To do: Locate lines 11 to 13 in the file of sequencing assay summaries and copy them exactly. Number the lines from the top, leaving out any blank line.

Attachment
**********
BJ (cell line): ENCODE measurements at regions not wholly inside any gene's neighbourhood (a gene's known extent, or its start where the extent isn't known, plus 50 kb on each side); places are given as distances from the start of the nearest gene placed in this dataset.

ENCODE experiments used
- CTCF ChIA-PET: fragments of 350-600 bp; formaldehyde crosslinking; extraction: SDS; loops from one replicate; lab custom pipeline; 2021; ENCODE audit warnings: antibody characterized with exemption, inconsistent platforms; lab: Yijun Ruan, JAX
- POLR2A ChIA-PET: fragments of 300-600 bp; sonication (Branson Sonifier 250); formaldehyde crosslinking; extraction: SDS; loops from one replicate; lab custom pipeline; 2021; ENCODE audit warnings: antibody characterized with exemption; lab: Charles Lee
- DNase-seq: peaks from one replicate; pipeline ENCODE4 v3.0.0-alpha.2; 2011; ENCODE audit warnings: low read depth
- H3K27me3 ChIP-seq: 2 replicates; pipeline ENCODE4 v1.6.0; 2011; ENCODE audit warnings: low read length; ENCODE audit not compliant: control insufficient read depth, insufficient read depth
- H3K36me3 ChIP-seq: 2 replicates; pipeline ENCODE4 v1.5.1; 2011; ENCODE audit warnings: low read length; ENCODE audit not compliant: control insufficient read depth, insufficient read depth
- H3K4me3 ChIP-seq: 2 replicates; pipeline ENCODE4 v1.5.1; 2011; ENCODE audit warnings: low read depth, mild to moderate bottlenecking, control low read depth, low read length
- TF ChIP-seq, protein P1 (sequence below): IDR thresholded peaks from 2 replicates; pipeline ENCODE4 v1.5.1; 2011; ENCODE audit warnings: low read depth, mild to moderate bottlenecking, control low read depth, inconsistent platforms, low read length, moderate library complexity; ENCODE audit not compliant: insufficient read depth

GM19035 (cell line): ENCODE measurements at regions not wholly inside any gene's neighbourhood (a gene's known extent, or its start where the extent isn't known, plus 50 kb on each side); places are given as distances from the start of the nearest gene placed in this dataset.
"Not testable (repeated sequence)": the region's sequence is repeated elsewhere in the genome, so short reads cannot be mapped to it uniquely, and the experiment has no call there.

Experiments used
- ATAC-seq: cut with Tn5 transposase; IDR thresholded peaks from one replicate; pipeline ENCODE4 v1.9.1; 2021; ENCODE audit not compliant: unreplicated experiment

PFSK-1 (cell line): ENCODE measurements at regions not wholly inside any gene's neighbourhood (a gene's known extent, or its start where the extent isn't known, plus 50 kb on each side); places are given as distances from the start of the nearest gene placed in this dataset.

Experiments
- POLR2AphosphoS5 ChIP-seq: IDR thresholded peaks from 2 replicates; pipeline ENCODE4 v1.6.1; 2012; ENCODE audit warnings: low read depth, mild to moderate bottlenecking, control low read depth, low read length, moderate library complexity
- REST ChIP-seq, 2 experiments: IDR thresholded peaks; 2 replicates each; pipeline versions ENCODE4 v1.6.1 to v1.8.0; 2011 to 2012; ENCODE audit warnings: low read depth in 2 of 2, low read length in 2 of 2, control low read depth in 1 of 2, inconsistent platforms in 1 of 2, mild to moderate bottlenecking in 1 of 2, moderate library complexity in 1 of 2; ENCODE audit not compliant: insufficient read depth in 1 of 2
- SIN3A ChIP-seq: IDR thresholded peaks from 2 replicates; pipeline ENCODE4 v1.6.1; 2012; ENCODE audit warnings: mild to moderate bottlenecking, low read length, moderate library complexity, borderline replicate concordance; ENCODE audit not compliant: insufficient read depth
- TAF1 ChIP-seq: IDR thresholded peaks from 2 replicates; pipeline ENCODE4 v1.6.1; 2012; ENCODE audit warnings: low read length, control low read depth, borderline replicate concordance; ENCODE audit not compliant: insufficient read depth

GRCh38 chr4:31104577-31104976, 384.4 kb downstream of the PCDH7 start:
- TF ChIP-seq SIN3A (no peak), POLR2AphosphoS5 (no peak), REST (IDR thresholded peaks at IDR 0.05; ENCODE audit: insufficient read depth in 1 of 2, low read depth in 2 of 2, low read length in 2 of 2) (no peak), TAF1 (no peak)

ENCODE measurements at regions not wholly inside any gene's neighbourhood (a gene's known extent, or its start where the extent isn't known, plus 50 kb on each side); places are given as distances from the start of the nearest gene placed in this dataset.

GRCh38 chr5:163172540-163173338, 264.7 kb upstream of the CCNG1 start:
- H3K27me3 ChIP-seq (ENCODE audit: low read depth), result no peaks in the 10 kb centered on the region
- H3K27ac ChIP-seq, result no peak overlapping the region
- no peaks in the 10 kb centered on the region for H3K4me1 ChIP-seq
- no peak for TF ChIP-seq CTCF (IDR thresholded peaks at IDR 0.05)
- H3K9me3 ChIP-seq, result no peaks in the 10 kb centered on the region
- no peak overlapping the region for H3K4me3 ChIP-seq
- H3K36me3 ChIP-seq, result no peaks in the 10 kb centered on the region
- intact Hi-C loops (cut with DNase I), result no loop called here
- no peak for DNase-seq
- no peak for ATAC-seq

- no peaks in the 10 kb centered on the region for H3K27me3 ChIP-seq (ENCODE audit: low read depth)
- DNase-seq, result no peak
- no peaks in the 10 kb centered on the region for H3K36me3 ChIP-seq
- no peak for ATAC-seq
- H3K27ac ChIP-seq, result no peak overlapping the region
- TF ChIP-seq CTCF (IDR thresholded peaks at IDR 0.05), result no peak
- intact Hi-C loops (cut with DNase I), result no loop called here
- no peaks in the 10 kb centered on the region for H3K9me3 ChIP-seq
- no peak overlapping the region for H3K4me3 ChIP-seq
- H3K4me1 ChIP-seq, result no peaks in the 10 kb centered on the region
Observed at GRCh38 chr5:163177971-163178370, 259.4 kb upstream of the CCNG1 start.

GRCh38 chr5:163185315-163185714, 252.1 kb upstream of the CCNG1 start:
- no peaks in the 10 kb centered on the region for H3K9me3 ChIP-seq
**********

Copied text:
"Not testable (repeated sequence)": the region's sequence is repeated elsewhere in the genome, so short reads cannot be mapped to it uniquely, and the experiment has no call there.

Experiments used
- ATAC-seq: cut with Tn5 transposase; IDR thresholded peaks from one replicate; pipeline ENCODE4 v1.9.1; 2021; ENCODE audit not compliant: unreplicated experiment